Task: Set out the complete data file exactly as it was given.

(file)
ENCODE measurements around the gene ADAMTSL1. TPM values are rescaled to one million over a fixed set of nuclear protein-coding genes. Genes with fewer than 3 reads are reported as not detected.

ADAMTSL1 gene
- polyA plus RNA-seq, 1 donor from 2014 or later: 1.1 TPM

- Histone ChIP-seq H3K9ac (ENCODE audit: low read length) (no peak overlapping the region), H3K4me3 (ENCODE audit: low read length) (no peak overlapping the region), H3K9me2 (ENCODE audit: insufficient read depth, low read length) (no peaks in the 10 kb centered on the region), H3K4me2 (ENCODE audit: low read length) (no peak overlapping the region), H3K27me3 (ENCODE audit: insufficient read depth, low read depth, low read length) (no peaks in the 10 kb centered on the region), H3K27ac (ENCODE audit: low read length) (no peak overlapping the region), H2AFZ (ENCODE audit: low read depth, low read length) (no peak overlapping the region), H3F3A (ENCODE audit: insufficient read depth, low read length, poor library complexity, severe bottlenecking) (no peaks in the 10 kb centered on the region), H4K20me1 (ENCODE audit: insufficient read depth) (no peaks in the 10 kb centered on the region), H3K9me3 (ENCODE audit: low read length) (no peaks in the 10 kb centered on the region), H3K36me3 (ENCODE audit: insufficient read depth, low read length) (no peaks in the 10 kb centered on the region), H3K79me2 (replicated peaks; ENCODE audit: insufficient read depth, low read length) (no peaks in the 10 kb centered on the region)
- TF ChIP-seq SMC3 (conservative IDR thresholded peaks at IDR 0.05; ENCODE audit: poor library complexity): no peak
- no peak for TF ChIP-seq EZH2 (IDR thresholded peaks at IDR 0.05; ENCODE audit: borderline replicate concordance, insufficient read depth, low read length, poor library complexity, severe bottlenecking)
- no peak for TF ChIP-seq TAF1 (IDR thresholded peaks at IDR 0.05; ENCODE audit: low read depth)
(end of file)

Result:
ENCODE measurements around the gene ADAMTSL1. TPM values are rescaled to one million over a fixed set of nuclear protein-coding genes. Genes with fewer than 3 reads are reported as not detected.

ADAMTSL1 gene
- polyA plus RNA-seq, 1 donor from 2014 or later: 1.1 TPM

- Histone ChIP-seq H3K9ac (ENCODE audit: low read length) (no peak overlapping the region), H3K4me3 (ENCODE audit: low read length) (no peak overlapping the region), H3K9me2 (ENCODE audit: insufficient read depth, low read length) (no peaks in the 10 kb centered on the region), H3K4me2 (ENCODE audit: low read length) (no peak overlapping the region), H3K27me3 (ENCODE audit: insufficient read depth, low read depth, low read length) (no peaks in the 10 kb centered on the region), H3K27ac (ENCODE audit: low read length) (no peak overlapping the region), H2AFZ (ENCODE audit: low read depth, low read length) (no peak overlapping the region), H3F3A (ENCODE audit: insufficient read depth, low read length, poor library complexity, severe bottlenecking) (no peaks in the 10 kb centered on the region), H4K20me1 (ENCODE audit: insufficient read depth) (no peaks in the 10 kb centered on the region), H3K9me3 (ENCODE audit: low read length) (no peaks in the 10 kb centered on the region), H3K36me3 (ENCODE audit: insufficient read depth, low read length) (no peaks in the 10 kb centered on the region), H3K79me2 (replicated peaks; ENCODE audit: insufficient read depth, low read length) (no peaks in the 10 kb centered on the region)
- TF ChIP-seq SMC3 (conservative IDR thresholded peaks at IDR 0.05; ENCODE audit: poor library complexity): no peak
- no peak for TF ChIP-seq EZH2 (IDR thresholded peaks at IDR 0.05; ENCODE audit: borderline replicate concordance, insufficient read depth, low read length, poor library complexity, severe bottlenecking)
- no peak for TF ChIP-seq TAF1 (IDR thresholded peaks at IDR 0.05; ENCODE audit: low read depth)